Your TV is Watching You

For those of you who are not familiar with what I’m about to describe, you’re probably going to think I’m off my rocker. But I’m here to tell you: your smart TV is almost surely spying on you. I’m not just talking about the apps you’re running, which of course are spying on you. I’m talking about the TV itself… it knows what you’re watching, regardless of the app you’re using. And it’s sending this info to the manufacturer – who is selling this information to others. But it doesn’t have to be this way.

Automatic Content Recognition

You should already be aware that any app you run – on your phone, on your computer, on your watch, or on your TV – can be tracking what you do in that app and selling the information for advertising purposes… oops, sorry, to improve your experience. If you’re running the Netflix app, it makes sense that that app would know what movie or TV show you’re currently watching.

But your TV is just slinging the bits, right? It’s just taking a digital signal from an HDMI cable and painting it on the pixels of your screen. What if I told you that your TV can actually watch what you’re watching? Well, it can. It’s called Automatic Content Recognition (ACR), though different TV makers have different proprietary names for this feature. If you’re familiar with the Shazam app for recognizing songs just by listening to them, ACR does the same thing with TV shows, movies, and even ads. The software examines a snippet of the video and creates a sort of fingerprint of the content. It can then match this fingerprint to a database of known shows, and voila – your TV now knows what you’re watching. And it wants to know this so that it can report and sell your viewing habits to others. They call it “post-purchase monetization” (I’m not kidding).

Dumbing Down Your Smart TV

Note that you probably agreed to this tracking when you first turned on your spiffy new smart TV. You know, in that end user license agreement that you read completely and carefully before clicking “I Agree”. So one option here is to try to revoke your permission for tracking. This is not the best option in my opinion. I frankly don’t trust them to honor my wishes. But if you want to give it a shot, this article from Consumer Reports will explain where to find these settings on most popular TVs. It will also give you more information about this technology, so it’s worth a read. But even this article says “we’ve found that you can’t stop all the data collection”.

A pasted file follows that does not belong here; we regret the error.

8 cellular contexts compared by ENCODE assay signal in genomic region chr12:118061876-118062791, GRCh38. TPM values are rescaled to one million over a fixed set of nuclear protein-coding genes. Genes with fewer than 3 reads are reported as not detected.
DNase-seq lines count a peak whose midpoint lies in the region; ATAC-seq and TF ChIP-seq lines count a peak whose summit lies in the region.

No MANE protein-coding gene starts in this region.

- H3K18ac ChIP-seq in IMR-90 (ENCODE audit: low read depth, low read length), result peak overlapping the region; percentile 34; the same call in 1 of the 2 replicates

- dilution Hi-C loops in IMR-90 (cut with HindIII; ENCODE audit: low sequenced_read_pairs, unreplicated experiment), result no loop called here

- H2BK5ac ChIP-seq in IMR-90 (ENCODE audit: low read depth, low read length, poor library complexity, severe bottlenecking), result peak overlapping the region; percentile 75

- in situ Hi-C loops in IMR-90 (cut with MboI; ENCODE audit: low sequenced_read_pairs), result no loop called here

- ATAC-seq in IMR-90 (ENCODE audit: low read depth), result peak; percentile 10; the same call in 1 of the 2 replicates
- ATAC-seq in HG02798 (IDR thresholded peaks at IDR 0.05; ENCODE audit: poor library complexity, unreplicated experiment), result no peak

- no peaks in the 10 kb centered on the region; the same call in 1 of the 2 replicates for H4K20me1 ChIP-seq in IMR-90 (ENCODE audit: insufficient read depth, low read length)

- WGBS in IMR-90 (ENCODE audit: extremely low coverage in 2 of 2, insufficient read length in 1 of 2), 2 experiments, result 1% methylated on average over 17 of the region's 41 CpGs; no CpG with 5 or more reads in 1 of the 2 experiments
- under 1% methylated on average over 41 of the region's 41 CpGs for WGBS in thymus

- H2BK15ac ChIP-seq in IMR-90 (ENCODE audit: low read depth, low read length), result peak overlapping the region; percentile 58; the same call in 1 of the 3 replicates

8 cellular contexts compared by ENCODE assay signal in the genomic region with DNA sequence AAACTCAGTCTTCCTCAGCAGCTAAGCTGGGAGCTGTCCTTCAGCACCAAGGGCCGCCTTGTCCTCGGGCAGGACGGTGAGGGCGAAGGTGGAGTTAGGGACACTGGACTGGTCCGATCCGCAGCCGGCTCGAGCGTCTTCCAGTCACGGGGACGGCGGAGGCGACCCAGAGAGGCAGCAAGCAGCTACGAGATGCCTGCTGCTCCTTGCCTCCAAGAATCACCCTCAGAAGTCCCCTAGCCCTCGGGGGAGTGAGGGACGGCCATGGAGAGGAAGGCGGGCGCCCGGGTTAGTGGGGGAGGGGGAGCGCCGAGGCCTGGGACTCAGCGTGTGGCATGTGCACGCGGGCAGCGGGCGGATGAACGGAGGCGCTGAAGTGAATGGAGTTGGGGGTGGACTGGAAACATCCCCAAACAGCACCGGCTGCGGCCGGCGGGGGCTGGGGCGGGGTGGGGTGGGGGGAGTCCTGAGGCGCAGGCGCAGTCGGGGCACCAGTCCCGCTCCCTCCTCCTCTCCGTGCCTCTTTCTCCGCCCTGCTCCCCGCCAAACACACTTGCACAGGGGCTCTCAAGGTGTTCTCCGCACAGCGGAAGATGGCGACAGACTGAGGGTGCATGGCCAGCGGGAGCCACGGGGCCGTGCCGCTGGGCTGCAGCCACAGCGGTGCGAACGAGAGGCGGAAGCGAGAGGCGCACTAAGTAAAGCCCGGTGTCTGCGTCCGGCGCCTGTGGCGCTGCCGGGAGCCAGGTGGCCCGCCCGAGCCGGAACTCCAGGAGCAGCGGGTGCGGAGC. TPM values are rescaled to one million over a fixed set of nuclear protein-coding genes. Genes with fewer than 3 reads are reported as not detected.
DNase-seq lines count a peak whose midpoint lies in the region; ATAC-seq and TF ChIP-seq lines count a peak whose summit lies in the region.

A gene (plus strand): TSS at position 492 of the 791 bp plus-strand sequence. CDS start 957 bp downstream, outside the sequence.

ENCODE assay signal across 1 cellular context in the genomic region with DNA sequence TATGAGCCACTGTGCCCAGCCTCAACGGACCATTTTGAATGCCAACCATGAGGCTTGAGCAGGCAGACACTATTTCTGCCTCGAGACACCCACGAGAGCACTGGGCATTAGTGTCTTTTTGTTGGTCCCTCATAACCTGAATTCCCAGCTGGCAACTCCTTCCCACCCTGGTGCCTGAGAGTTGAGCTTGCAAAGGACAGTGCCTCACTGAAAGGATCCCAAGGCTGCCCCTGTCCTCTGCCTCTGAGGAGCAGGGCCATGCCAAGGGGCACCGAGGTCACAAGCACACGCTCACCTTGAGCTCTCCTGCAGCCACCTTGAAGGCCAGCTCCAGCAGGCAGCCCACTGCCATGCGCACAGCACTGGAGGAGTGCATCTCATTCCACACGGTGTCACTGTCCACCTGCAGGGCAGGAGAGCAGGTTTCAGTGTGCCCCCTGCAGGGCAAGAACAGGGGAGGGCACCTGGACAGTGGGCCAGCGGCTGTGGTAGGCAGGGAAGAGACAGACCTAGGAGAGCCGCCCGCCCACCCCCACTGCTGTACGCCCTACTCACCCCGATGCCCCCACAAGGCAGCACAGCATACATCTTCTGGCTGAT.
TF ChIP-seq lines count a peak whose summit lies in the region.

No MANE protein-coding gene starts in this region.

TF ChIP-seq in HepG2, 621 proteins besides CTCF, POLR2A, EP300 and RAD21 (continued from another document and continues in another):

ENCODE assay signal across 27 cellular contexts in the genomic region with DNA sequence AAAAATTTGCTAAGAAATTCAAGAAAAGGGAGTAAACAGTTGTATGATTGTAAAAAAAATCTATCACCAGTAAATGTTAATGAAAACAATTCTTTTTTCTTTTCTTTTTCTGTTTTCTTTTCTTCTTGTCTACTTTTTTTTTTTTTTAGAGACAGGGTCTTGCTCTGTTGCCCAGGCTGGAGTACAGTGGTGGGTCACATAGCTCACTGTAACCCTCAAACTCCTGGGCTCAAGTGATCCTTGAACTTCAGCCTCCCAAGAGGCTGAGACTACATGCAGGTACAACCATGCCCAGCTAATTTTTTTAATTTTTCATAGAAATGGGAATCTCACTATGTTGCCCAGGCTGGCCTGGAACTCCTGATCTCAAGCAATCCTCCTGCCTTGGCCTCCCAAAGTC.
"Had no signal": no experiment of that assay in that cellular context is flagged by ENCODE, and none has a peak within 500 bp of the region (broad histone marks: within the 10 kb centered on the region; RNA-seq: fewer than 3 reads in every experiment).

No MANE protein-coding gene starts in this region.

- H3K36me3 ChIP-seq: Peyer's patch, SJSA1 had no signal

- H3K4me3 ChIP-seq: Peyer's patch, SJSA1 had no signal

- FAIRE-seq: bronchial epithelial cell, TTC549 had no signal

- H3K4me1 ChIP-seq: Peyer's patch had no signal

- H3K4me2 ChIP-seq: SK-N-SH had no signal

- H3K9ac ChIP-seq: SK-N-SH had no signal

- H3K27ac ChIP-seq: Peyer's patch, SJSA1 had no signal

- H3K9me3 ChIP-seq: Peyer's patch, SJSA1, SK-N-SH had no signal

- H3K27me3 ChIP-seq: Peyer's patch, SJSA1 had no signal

That article tangentially references the solution that I recommend: make your smart TV dumb. That is, don’t connect it to the internet at all. Unplug the Ethernet cable and/or delete the WiFi configuration information. This one move will block all data collection by your TV (or at least prevent it from sending the information anywhere).

But without an internet connection, how can you use the built-in apps like Netflix, Amazon Prime Video, Hulu and so on? You can’t. You will need an external streaming box now to run these apps. That means shelling out more money. And yes, this brings you right back to the same potential snooping problem, except now it’s the streaming box that’s the snitch, not the TV itself.

However, there is one streaming device that does a pretty good job of protecting your privacy: Apple TV. It’s not perfect, but as near as I can tell, it doesn’t use ACR and it forces each app to ask your permission to track you. And you can revoke that permission at any time. I got rid of all my Amazon Fire TV devices and strictly use Apple TVs now. With Apple TV, you can access Netflix, Amazon Prime Video, YouTube, Disney+, HBO Max, Hulu, Apple TV+ (obviously) and most other popular streaming services.

Cut Off Communications

There’s one other solution that’s worth mentioning here. You can block a lot of tracking, on all of your devices, by preventing them from ‘phoning home’. Your home router is the gateway to the internet for every single device in your house. It can therefore act as a gatekeeper for illicit data connections (not just inbound, but also outbound). Whenever a device on your network wants to connect to a server on the internet, it needs to look up it’s internet address. For example, converting domain names like to IP addresses like It uses Domain Name Service (DNS) to do this. Your router usually uses the DNS suggested by your internet service provider.

But you can choose a different DNS that will allow you to block connections to known tracking sites. If you’re handy and want to roll your own solution, you can set up a Pi-Hole box. It’s a tiny, cheap Raspberry Pi computer running specialized DNS “sinkhole” software that blocks DNS lookups to known tracking sites. Or you can sign up for a free DNS provider like NextDNS and then configure your home router to use it for all DNS lookups.

There’s no reason you can’t do all of these things at the same time (I do). They each improve your privacy in different ways. Apple TV will definitely be on my annual Gift Guide for this reason (I’ll be updating that soon, so stay tuned.)

Need practical security tips?

Sign up to receive Carey's favorite security tips + the first chapter of his book, Firewalls Don't Stop Dragons.

Don't get caught with your drawbridge down!

Scroll to Top